The significance of citations goes far beyond energising and rewarding academic competition. Patrick Dunleavy outlines why citations are so important; from setting up a specialist discourse in an economical and highly-focused manner, guiding readers seeking to follow your extended chain of reasoning, right through to showing you have comprehensively surveyed all relevant work and pointed out its consistencies (or otherwise) with your own findings. A better appreciation of the multiple functions of citations should help to address the chronic under-citation that particularly besets the humanities and social sciences.
The sociologist Robert Merton wrote perceptively about citations:
“[T]he institutionalised practice of citations and references in the sphere of learning is not a trivial matter. [Readers] located outside the domain of science and scholarship may regard the lowly footnote or the remote endnote or the bibliographic parenthesis as a dispensable nuisance .. [But] these are in truth central to the [academic] incentive system and an underlying sense of distributive justice, that do much to energise the advancement of knowledge.”
Yet the significance of citations goes far beyond energising and rewarding scientific and academic competition, and for PhDers and early career researchers it is worth briefly enumerating these rationales somewhat more.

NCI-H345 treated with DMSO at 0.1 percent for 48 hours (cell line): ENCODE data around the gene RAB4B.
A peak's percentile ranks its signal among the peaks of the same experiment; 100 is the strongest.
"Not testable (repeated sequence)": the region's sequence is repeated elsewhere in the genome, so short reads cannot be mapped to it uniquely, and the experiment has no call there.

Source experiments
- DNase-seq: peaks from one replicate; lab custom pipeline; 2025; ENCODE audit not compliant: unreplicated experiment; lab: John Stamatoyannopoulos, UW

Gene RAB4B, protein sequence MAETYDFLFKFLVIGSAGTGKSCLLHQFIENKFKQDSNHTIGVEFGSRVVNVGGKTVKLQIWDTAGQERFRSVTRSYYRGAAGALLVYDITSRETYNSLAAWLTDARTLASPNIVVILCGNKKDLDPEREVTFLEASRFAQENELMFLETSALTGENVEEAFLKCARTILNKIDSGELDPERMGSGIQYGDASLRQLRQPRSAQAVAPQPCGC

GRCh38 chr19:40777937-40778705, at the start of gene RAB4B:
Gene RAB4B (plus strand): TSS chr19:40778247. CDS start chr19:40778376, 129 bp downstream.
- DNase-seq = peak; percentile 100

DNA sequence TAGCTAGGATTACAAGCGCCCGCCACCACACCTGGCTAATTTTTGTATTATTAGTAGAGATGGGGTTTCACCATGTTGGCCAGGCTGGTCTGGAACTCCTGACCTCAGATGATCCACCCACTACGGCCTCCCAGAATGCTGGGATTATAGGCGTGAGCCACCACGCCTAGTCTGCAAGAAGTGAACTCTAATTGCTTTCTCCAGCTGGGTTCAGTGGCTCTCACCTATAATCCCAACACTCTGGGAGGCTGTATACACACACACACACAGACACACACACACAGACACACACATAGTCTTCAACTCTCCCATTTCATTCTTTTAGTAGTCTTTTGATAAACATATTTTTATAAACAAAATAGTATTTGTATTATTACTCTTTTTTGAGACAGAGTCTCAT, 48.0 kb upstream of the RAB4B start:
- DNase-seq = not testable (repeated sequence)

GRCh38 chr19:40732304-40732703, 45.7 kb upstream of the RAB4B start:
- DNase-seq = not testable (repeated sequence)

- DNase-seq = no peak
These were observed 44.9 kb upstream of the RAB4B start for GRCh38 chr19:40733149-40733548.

All academic research and argument has seven essential characteristics. It is formally stated. Each work contributes to an advanced and specialist conversation. And academic work tackles difficult issues. It forms part of a cumulative and collegial endeavour. Research is evidence-based, and its provenance can always be checked. Research is also demanding and consistent in assessing empirical “facts”. All these features mean that referencing and citing are vital components of academic practice. The decisions that scientists and academics make about including or not including citations to support their arguments play a very important role in conditioning how their colleagues regard and evaluate their work. The table below unpacks a bit further the reasons why citations are so important, set against the seven criteria mentioned above.
|Defining attributes of academic work||What the attribute means||The related role of citations and referencing|
|Formally stated||Premises and assumptions are explicit, and arguments are precisely expressed||To specify sources for assumptions and their contextual legitimacy, and to contextualise arguments within a defined field|
|Part of an advanced conversation||Academic work expresses a lot of content in a brief space, using specialist terminology or notations||To set up a specialist discourse in an economical and highly-focused manner, and to show how the relevant literature defines concepts, terms or notations|
|Cumulative||Arguments are built up layer by layer||To show that the author has read the relevant literature and has a good understanding of it|
|Tackling difficult issues||Academic work goes beyond common-sense understandings and (generally) seeks theory-based and non-obvious explanations of complex, hard-to-understand phenomena||To guide readers seeking to follow the author’s extended chain of reasoning. Readers should be able to understand and “replay” the intellectual journey involved|